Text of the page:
I am one those those "converts" to Islam. My story began at age 40, and during a time when I was searching for a deeper truth about the Christ. In those days, I was a sincere Christian. I even worked with a lay ministry that, on three or four occasions during the week, visited those persons who were sick in hospitals and homes. We also comforted persons who were dying, as well as the families of the deceased. But, as my sincere efforts increased, so did my interest in learning more about the Christ, his true nature and circumstances of his birth, and his mother's virginity. The Bible and a host of other Christian and Hebrew text could not answer it for me. This question was not satisfied.
I actually began my conversion while at a Border's Bookstore in a location in Southern Maryland. For some odd reason, I recall a statement, some twenty years earlier, someone made about the mother of Christ. They referenced her being in the Quran. While at the bookstore, I found a Quran, and tried to make heads or tails of its Index. I came across the name Ibrahim (Arabic for Abraham). I quickly read through one part of a chapter. It was very clear. From there I came across the story of the mother of Christ. I invested $20 to purchase it; I began reading the book the same day. That evening, I got a lot of resistance from a friend in whose home I temporarily stayed. He asked me to remove the book from his Christian home.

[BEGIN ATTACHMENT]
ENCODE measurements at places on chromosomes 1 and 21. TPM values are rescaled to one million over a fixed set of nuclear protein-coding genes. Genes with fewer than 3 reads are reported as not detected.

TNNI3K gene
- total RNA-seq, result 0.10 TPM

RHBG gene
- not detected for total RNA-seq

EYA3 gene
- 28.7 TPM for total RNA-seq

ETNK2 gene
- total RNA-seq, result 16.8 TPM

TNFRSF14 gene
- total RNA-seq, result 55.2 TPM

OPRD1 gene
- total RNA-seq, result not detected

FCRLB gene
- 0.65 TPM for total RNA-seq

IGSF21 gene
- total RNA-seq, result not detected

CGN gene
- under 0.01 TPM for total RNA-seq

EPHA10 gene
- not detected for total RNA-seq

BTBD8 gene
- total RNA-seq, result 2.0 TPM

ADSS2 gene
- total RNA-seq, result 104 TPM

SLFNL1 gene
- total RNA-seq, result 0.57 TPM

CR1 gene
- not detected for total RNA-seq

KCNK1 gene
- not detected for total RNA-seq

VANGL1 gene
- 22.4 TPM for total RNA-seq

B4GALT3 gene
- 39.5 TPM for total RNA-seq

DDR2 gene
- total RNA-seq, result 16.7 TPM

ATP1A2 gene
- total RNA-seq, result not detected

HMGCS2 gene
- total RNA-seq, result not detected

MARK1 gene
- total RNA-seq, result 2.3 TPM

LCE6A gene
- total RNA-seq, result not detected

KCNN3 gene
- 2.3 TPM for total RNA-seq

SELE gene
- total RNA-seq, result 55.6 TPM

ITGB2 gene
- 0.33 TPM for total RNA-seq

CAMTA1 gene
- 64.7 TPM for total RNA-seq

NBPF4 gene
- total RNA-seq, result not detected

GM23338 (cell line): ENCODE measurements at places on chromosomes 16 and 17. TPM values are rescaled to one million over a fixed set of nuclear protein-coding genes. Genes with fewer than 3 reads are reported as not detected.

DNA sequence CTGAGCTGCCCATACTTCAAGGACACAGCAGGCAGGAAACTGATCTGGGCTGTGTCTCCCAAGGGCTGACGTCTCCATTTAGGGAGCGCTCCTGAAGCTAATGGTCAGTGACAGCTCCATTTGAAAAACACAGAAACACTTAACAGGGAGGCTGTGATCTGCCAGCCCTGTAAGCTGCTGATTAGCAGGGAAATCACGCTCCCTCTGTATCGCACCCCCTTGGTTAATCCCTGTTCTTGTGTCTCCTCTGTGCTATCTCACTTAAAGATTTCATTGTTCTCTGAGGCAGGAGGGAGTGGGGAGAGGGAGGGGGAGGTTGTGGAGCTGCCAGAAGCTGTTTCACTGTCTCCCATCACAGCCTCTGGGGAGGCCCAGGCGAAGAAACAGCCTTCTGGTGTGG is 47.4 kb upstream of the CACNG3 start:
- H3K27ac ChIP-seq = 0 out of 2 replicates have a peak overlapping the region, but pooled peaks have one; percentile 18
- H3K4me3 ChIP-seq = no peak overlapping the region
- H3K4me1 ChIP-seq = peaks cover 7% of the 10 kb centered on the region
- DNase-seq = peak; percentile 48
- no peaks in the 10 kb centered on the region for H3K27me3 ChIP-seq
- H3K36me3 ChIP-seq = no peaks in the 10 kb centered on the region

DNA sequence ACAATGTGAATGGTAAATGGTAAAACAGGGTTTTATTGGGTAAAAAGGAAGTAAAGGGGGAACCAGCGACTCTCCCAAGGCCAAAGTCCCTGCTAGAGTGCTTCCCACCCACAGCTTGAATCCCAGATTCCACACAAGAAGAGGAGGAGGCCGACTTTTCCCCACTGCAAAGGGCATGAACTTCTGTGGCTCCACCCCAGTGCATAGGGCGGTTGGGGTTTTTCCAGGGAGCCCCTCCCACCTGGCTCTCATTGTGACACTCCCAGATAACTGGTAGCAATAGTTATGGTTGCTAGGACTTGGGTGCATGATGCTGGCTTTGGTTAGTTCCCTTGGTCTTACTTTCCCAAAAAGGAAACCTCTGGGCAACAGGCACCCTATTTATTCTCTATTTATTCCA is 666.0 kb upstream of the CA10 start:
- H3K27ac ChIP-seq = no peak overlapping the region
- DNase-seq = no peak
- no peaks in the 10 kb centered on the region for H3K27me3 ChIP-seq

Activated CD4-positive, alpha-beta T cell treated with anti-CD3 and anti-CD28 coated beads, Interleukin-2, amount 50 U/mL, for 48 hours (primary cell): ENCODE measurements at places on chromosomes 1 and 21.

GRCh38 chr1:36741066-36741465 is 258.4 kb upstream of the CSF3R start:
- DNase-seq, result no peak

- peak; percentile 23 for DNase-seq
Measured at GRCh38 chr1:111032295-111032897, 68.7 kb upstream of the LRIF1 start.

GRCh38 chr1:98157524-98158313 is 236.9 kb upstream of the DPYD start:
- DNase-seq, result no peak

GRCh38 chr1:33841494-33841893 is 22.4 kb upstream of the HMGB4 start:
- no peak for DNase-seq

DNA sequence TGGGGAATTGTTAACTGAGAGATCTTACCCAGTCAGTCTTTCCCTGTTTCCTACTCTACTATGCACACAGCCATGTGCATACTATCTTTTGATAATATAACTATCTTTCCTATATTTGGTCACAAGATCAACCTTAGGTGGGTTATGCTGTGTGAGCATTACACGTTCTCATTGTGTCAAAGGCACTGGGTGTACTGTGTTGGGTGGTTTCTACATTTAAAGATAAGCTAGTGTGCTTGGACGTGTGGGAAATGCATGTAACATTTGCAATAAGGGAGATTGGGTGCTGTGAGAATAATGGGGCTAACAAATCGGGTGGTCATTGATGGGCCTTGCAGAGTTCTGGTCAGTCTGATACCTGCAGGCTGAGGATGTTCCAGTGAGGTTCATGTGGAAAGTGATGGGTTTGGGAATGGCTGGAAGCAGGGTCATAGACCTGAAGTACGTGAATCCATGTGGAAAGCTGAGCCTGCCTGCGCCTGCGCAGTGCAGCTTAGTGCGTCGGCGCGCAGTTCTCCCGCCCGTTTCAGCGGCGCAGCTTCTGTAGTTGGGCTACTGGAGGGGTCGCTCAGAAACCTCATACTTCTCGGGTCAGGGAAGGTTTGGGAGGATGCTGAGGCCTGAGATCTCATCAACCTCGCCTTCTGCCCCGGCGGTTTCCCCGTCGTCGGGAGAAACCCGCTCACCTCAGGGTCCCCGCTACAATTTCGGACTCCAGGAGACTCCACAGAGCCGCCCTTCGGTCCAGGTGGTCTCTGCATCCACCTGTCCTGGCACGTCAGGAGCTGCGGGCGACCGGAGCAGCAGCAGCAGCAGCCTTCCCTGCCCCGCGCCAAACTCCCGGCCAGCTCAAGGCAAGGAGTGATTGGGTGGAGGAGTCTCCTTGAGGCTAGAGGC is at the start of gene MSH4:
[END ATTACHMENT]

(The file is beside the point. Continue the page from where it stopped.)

Over the course of time I would increasingly reference the Quran as the religious guide for my life. The Quran displaced the bible as my daily dose of religion. Afterwards, the reading would permeate all aspects of my living. I literally was transformed into a Muslim.
I am now 51. I believe all the holy books contain a virtually metaphysical truth about the Almighty. It is with sincerity that we individually decide what truth gets us to a place where we are in line with the will of the Almighty. For those who are most sincere, the idea of having a Christian or Jewish, or Muslim identity is replaced by the notion that one's ultimate goal is to serve the humanity. And, to do so without regard to race, religion, culture, nationality, or social status.
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